Password Boss is a pretty efficient password manager that has all the bare essentials. But many of the features that make a password manager worthwhile are only available in the premium version, and it lacks some common comprehensive security features.
How To Install
On the Password Boss website, click “Try it for free” and download the desktop application. Once installed, open the application. You will be prompted to create an account by adding your email address and entering a unique master password. Password Boss requires that your master password contain numbers, letters, symbols, and capitals, and it must be at least eight characters long. The browser extension does not automatically install with the application, so make sure you either install it from the website, or click on “browser buttons” in the top toolbar of the application and choose which browser extension you want to install.
How It Works
To add an entry to your Password Boss account, click the orange “+” at the top of the screen. You can then select from a number of options what kind of entry you want to add (website, email account, WiFi, an application, etc). Once you save that entry, Password Boss will use its autofill feature to automatically fill in your login information for that website. Password Boss can also save any logins you enter directly from the website.
There’s a “digital wallet” section where you can add credit card information to streamline the online checkout process. You can also add secure notes and different “identities.” For example, you can save a personal identity with all of your personal information and logins, and a separate work identity for all of your work information and logins. When adding an entry, you can go to “advanced settings” to customize the autofill for that entry. You can disable the autofill feature or require your master password for that specific login.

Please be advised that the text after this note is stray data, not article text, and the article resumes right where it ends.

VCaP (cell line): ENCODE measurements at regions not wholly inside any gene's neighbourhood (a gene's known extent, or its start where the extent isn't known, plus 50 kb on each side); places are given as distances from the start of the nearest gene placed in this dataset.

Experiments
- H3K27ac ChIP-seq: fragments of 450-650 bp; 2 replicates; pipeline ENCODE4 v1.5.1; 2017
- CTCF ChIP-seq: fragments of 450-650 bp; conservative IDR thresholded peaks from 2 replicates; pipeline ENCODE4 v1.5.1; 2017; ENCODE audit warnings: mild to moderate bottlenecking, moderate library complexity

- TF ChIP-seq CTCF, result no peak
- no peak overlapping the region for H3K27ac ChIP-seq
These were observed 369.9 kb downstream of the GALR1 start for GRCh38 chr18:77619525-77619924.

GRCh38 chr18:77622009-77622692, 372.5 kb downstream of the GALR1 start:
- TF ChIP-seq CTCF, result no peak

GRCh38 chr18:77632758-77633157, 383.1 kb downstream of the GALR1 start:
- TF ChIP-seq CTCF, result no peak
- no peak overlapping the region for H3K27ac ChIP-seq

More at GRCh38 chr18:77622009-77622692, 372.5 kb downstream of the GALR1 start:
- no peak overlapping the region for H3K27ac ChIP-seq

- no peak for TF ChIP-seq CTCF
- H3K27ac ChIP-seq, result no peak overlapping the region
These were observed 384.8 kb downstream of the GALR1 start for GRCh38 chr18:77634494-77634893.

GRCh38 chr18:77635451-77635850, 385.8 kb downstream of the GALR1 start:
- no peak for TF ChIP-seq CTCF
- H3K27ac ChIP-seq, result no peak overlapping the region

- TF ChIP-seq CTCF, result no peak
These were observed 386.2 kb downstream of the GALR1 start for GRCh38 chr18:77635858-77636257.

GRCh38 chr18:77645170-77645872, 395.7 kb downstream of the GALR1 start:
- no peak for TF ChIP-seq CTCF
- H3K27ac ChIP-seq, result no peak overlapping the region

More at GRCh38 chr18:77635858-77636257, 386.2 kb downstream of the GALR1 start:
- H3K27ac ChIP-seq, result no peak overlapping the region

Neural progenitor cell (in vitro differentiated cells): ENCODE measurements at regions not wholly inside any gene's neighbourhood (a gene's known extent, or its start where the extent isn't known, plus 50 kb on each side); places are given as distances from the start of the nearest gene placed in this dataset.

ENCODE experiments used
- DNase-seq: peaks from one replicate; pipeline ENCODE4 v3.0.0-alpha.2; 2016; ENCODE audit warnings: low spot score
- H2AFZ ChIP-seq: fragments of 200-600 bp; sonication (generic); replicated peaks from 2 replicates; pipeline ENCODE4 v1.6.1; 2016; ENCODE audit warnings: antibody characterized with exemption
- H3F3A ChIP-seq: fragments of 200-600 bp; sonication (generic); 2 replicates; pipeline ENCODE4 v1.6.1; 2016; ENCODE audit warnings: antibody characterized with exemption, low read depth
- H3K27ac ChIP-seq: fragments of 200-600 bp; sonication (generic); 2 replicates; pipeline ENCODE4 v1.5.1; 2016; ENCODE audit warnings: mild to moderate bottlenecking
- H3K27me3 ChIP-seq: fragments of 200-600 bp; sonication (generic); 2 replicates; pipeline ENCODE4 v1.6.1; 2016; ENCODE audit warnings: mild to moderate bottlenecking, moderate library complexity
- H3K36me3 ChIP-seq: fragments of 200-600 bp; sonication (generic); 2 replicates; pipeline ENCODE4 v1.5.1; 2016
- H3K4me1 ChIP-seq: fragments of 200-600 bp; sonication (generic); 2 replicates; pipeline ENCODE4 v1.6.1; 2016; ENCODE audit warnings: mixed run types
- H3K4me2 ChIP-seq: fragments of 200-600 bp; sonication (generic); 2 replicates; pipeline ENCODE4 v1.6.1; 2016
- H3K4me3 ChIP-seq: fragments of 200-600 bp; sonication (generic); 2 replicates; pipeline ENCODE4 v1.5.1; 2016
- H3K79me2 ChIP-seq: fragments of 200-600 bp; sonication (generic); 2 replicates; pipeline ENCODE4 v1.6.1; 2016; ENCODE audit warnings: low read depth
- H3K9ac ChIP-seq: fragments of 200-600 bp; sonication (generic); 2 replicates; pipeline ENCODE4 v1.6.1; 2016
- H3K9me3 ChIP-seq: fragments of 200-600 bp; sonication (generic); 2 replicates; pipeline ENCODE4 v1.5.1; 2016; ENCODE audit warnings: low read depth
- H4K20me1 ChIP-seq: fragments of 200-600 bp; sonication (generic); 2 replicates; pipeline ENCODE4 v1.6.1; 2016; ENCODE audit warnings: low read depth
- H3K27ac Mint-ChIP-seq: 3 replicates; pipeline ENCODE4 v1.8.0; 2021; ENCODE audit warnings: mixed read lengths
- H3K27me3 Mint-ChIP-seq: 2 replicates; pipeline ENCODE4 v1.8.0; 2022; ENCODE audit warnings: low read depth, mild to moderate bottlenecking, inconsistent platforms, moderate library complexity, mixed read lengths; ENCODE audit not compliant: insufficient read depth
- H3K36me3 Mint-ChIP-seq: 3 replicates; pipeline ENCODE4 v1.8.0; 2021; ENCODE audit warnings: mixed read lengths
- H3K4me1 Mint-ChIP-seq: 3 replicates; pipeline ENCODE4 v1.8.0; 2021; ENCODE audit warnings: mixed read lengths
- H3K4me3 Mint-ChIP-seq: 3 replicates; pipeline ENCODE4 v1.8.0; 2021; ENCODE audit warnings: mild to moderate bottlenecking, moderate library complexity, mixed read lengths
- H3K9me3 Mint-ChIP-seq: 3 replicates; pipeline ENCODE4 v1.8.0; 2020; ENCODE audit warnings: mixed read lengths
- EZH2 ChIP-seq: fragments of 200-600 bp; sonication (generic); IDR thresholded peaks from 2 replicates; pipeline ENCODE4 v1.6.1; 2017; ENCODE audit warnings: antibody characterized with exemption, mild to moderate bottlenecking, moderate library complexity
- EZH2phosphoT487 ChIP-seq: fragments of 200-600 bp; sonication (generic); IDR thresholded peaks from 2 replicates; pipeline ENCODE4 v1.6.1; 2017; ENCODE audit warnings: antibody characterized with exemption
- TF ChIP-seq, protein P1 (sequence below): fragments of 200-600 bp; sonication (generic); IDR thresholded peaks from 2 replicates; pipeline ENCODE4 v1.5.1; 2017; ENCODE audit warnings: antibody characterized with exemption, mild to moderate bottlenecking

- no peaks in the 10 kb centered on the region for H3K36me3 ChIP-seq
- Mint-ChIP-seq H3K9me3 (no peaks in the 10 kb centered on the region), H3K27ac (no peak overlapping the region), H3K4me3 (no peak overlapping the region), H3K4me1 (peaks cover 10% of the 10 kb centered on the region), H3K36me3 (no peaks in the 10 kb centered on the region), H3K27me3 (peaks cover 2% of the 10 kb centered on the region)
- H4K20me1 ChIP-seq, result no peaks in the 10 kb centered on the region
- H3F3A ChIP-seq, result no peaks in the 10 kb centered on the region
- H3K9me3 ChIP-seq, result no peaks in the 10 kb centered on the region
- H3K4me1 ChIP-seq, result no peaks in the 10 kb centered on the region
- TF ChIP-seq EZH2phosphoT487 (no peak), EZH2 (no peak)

The Password Boss interface is easy enough to use, but definitely a little clunky and a little outdated (“instant messenger” is one of the entry options). In terms of layout, you can view your saved passwords in a list or in tile layout. You can sort the list by alphabetical order, date created, last modified, favorites, last used, and type. You can also create folders to subcategorize your saved entries. There’s also a search bar at the top of the application, so you can search for a specific entry quickly. Ultimately, using Password Boss is pretty intuitive, but it doesn’t have the cleanest or most modern looking interface.
Password Boss has a password generator feature that allows you to create a strong, unique new password. To do this, go to the website and click on the owl icon that appears in the username or password field, then click the “Create a new password” button. It will generate a password and you can customize the length, number of characters, and types of characters in the password. You can’t use this feature in the desktop application, though; you can only use the password generator when you’re on that website.
Password Boss allows you to designate an emergency contact who will have access to all of your saved information in the event of an emergency. All you have to do is add that person’s email address. In the advanced settings, you can even choose which specific items they will have permission to access.